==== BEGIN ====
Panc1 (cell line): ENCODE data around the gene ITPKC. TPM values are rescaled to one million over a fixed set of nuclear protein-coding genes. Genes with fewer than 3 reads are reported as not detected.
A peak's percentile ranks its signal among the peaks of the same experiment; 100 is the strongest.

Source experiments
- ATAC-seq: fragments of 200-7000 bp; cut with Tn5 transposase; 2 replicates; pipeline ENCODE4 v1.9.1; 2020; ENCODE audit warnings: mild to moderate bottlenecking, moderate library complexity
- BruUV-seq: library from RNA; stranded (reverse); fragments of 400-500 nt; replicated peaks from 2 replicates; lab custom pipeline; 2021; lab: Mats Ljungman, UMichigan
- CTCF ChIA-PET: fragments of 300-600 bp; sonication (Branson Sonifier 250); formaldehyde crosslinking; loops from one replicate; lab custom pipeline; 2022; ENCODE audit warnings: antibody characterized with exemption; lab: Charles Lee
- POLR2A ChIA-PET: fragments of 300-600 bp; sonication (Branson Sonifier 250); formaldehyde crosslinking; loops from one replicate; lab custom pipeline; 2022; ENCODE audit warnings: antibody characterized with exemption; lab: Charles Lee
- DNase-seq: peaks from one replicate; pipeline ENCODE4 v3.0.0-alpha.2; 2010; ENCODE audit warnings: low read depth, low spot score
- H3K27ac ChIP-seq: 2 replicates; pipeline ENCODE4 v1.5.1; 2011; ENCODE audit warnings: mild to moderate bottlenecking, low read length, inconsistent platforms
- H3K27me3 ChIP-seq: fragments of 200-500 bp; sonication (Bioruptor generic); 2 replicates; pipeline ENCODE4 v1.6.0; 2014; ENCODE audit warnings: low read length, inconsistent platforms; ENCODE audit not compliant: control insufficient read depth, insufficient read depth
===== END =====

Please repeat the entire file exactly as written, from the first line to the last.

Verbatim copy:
Panc1 (cell line): ENCODE data around the gene ITPKC. TPM values are rescaled to one million over a fixed set of nuclear protein-coding genes. Genes with fewer than 3 reads are reported as not detected.
A peak's percentile ranks its signal among the peaks of the same experiment; 100 is the strongest.

Source experiments
- ATAC-seq: fragments of 200-7000 bp; cut with Tn5 transposase; 2 replicates; pipeline ENCODE4 v1.9.1; 2020; ENCODE audit warnings: mild to moderate bottlenecking, moderate library complexity
- BruUV-seq: library from RNA; stranded (reverse); fragments of 400-500 nt; replicated peaks from 2 replicates; lab custom pipeline; 2021; lab: Mats Ljungman, UMichigan
- CTCF ChIA-PET: fragments of 300-600 bp; sonication (Branson Sonifier 250); formaldehyde crosslinking; loops from one replicate; lab custom pipeline; 2022; ENCODE audit warnings: antibody characterized with exemption; lab: Charles Lee
- POLR2A ChIA-PET: fragments of 300-600 bp; sonication (Branson Sonifier 250); formaldehyde crosslinking; loops from one replicate; lab custom pipeline; 2022; ENCODE audit warnings: antibody characterized with exemption; lab: Charles Lee
- DNase-seq: peaks from one replicate; pipeline ENCODE4 v3.0.0-alpha.2; 2010; ENCODE audit warnings: low read depth, low spot score
- H3K27ac ChIP-seq: 2 replicates; pipeline ENCODE4 v1.5.1; 2011; ENCODE audit warnings: mild to moderate bottlenecking, low read length, inconsistent platforms
- H3K27me3 ChIP-seq: fragments of 200-500 bp; sonication (Bioruptor generic); 2 replicates; pipeline ENCODE4 v1.6.0; 2014; ENCODE audit warnings: low read length, inconsistent platforms; ENCODE audit not compliant: control insufficient read depth, insufficient read depth